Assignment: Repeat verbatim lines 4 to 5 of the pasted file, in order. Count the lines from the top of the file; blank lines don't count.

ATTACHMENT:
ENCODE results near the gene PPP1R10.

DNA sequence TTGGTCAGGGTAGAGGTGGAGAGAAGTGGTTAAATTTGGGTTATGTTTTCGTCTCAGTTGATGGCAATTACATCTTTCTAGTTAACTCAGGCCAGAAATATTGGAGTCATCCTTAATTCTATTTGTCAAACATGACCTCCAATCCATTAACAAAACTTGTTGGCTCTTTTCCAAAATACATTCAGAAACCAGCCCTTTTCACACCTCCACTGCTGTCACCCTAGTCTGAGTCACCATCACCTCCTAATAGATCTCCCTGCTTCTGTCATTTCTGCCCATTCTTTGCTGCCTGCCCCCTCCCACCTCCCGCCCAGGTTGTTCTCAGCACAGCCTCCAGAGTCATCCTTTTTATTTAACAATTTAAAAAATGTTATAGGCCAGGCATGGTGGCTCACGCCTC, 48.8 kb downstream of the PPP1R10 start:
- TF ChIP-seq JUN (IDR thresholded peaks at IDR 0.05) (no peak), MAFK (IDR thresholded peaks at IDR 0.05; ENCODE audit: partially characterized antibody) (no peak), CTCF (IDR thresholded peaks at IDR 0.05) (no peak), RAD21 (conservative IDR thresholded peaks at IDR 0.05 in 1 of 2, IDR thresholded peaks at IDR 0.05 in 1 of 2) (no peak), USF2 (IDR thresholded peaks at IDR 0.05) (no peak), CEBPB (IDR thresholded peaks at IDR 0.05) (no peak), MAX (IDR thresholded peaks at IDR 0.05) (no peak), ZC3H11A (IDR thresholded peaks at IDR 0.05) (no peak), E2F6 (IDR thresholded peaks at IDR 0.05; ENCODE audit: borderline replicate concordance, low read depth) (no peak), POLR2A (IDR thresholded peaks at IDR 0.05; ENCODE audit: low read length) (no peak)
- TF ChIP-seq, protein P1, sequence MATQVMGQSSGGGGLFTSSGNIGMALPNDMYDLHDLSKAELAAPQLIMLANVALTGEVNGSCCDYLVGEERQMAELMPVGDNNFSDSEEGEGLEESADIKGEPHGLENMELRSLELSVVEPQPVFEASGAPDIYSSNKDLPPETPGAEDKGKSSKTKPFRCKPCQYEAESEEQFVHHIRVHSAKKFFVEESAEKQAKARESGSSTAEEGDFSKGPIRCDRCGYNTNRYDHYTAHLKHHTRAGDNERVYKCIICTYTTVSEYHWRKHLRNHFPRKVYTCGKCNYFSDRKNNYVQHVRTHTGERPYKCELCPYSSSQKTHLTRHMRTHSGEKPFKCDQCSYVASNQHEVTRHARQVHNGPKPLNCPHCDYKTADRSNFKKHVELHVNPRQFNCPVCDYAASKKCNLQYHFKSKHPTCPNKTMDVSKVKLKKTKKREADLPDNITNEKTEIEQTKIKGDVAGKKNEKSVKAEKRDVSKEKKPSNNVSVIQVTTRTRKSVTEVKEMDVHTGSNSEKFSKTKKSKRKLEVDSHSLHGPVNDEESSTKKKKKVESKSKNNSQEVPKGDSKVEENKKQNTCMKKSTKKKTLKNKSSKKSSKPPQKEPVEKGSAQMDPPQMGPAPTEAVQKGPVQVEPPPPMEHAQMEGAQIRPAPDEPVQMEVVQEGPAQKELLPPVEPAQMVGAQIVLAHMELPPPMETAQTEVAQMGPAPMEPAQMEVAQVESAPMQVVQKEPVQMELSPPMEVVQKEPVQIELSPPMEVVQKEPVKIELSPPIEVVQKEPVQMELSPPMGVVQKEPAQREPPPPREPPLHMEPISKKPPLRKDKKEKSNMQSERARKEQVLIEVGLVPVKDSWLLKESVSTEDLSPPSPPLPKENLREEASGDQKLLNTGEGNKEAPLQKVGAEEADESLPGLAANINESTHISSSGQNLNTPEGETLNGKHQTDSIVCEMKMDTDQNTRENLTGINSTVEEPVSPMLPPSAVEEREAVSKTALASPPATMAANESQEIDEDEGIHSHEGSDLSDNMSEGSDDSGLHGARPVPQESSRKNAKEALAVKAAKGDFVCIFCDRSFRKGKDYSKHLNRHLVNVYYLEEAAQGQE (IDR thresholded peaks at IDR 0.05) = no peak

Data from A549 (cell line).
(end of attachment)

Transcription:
- TF ChIP-seq, protein P1, sequence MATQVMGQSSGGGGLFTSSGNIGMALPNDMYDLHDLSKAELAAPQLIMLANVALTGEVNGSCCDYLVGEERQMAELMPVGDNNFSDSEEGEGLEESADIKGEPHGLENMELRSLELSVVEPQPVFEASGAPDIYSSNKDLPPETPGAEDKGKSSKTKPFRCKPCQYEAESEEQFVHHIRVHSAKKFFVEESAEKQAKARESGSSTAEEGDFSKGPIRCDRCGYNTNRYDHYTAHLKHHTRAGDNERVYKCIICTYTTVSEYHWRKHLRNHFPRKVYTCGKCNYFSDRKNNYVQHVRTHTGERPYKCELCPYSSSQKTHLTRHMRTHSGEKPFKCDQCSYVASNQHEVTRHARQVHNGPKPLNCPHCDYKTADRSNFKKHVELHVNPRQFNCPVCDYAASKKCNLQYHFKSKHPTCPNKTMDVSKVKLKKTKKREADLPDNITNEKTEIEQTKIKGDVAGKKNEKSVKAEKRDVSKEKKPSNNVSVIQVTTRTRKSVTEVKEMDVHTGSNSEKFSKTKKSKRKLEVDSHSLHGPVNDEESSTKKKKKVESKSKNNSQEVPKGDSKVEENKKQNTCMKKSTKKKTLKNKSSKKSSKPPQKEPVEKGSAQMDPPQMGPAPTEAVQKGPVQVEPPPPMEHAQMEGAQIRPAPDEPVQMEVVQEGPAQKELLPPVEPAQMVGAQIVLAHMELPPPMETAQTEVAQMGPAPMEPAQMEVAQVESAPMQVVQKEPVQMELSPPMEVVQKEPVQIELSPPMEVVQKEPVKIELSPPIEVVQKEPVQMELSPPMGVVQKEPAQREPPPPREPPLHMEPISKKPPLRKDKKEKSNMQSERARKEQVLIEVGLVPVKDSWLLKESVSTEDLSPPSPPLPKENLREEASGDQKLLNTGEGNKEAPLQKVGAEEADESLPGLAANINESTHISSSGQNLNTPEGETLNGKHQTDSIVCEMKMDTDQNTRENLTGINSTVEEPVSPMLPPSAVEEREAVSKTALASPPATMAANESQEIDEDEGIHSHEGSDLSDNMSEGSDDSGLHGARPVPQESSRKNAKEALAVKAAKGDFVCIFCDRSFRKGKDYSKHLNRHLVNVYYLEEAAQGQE (IDR thresholded peaks at IDR 0.05) = no peak

Data from A549 (cell line).